Recently, law enforcement officials in New York have accused street gangs in New York City of using new tactics in concealing the ownership of weapons to evade detection. They are reportedly using "community guns," where the gang members do not actually own the weapon but have access to it to commit violent crimes.
The guns are allegedly stored in places such as mailboxes, garbage cans or underneath car wheels. These "community guns" are supposedly used to patrol drug territory, but police allege they have occasionally been used for other shootings. New York police have been attempting to crack down on violent crime by arresting over two dozen alleged gang members and confiscating over a dozen weapons. Law enforcement officials are charging alleged gang members caught with these supposed "community guns" with conspiracy.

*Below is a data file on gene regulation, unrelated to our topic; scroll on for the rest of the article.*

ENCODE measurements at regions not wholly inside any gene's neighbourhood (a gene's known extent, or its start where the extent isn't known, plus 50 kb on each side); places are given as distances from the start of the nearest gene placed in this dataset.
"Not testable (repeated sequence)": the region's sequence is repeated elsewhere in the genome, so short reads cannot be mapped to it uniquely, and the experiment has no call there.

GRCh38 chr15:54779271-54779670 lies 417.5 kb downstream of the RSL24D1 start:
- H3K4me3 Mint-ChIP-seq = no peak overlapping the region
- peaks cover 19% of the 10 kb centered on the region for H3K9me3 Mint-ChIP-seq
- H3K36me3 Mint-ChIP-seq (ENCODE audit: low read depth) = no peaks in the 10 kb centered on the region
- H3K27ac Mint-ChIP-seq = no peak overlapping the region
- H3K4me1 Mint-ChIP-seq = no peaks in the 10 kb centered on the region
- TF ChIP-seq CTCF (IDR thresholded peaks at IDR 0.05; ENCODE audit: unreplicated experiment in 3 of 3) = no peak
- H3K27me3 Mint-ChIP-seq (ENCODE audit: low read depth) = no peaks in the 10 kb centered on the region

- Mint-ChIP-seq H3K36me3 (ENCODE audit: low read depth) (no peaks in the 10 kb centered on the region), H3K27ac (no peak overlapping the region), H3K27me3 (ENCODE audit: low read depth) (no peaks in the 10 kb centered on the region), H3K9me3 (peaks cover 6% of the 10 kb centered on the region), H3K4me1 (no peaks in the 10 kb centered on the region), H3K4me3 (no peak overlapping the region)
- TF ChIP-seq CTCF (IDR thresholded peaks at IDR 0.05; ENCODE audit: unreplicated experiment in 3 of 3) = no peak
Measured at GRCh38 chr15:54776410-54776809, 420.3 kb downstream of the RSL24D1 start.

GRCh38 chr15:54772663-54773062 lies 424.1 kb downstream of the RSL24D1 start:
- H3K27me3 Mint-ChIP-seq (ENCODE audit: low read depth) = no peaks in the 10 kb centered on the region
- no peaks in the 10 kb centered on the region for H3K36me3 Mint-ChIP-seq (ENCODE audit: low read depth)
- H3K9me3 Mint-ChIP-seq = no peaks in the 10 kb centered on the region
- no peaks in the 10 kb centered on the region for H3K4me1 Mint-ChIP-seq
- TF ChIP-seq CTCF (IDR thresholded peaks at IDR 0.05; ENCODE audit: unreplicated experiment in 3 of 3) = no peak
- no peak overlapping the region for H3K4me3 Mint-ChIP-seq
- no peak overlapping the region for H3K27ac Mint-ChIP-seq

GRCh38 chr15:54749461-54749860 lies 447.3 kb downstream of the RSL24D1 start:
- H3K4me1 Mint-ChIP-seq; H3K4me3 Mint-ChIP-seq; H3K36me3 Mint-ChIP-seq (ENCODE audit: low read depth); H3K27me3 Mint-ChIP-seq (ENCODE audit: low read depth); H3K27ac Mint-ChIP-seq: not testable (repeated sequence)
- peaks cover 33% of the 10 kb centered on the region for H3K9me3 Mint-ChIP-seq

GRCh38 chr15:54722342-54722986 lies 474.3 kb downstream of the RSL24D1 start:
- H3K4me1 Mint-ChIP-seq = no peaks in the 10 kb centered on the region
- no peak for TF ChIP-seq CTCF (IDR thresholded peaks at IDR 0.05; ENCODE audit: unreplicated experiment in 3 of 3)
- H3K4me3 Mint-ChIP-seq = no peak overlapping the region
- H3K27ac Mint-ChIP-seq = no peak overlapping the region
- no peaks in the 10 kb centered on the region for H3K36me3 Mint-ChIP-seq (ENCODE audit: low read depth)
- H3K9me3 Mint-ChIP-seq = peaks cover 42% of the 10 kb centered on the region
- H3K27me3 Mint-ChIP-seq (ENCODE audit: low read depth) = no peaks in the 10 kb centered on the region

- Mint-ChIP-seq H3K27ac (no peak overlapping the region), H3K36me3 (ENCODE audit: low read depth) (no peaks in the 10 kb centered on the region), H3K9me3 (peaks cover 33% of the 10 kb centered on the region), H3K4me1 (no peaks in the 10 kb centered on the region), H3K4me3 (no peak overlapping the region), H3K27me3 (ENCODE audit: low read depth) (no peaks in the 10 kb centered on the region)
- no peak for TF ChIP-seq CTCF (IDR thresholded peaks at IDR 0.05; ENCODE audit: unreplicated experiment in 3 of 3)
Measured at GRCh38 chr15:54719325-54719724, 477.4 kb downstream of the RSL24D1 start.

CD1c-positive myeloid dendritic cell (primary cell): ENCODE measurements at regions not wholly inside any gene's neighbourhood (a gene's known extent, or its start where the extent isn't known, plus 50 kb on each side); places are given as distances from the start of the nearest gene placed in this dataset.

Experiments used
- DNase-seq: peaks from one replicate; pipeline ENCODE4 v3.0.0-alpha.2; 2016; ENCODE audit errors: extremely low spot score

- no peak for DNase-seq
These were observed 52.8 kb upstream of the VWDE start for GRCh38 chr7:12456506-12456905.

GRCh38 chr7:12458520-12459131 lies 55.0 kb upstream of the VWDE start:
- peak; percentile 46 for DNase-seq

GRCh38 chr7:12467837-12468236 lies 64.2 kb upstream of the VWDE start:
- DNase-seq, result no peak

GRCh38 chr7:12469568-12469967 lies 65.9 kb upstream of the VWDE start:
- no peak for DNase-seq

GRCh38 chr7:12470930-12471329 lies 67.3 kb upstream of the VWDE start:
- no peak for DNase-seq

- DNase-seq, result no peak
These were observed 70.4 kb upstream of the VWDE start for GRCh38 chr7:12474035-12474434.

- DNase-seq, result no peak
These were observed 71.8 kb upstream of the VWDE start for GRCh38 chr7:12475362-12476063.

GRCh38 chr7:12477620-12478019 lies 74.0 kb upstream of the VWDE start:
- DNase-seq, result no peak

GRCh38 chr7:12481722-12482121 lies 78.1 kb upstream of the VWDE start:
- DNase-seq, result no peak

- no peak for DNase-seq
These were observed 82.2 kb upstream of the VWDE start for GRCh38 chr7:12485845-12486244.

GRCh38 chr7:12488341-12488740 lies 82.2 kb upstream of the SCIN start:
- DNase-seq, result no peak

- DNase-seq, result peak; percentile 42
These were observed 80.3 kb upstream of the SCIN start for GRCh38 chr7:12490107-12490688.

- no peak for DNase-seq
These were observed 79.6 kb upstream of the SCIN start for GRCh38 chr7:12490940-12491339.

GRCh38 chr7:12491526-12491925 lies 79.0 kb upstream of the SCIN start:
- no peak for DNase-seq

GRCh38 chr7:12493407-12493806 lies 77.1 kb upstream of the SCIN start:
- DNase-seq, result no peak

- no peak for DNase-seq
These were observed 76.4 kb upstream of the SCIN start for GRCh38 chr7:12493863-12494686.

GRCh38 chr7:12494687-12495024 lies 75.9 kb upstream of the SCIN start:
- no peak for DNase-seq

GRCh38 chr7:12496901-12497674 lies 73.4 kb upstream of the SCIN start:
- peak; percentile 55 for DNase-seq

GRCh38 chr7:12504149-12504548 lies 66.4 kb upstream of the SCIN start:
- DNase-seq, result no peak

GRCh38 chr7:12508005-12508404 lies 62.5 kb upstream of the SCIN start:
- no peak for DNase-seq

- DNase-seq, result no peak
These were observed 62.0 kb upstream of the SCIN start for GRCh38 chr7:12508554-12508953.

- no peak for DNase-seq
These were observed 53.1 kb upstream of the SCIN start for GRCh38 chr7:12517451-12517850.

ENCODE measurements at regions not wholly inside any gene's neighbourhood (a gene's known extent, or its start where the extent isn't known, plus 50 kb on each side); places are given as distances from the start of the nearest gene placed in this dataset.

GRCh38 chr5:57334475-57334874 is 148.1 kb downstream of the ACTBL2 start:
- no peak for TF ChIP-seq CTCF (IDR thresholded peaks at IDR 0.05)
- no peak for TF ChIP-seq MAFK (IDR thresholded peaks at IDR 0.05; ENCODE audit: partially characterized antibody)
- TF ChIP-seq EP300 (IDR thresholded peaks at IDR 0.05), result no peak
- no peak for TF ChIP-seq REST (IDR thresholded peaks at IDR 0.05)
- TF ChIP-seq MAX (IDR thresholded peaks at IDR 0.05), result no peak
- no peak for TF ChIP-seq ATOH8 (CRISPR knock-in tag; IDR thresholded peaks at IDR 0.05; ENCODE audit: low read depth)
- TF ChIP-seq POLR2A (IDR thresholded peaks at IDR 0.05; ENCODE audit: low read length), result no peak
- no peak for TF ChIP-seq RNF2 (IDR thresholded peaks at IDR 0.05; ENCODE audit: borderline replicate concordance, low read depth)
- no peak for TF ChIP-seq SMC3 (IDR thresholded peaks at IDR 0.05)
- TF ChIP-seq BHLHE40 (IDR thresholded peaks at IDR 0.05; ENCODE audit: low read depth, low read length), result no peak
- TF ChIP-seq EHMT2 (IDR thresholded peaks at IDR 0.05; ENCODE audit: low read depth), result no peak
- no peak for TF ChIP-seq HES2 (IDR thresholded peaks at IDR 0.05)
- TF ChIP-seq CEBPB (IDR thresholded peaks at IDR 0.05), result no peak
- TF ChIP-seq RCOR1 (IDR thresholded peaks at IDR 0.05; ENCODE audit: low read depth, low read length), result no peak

The Second Amendment of the U.S. Constitution protects the right of Americans to own firearms, although this right is subject to limitations by state and federal law. Under the Brady Act, felons cannot own firearms, and many state laws restrict who can carry a firearm and in what manner. These restrictions are intended to prevent gun violence, although when authorities announce a "crackdown" to the media, they will likely be looking to charge anyone and everyone they can in an effort to show that their efforts were successful.
Anyone accused of possession of a firearm is entitled to a vigorous criminal defense. He or she is entitled to question any witnesses the state provides, challenge the admissibility of the state's evidence, and call into question the constitutionality of the charges or the court's proceedings. Nobody who faces firearm charges has to accept the charges and the severe consequences without the opportunity to defend themselves in court.
Source: NBC New York, "I-Team: Gangs' 'Community Guns' Make It Harder to Catch Shooters, Police Say," Shimon Prokupecz and Jonathan Dienst, Dec. 6, 2012.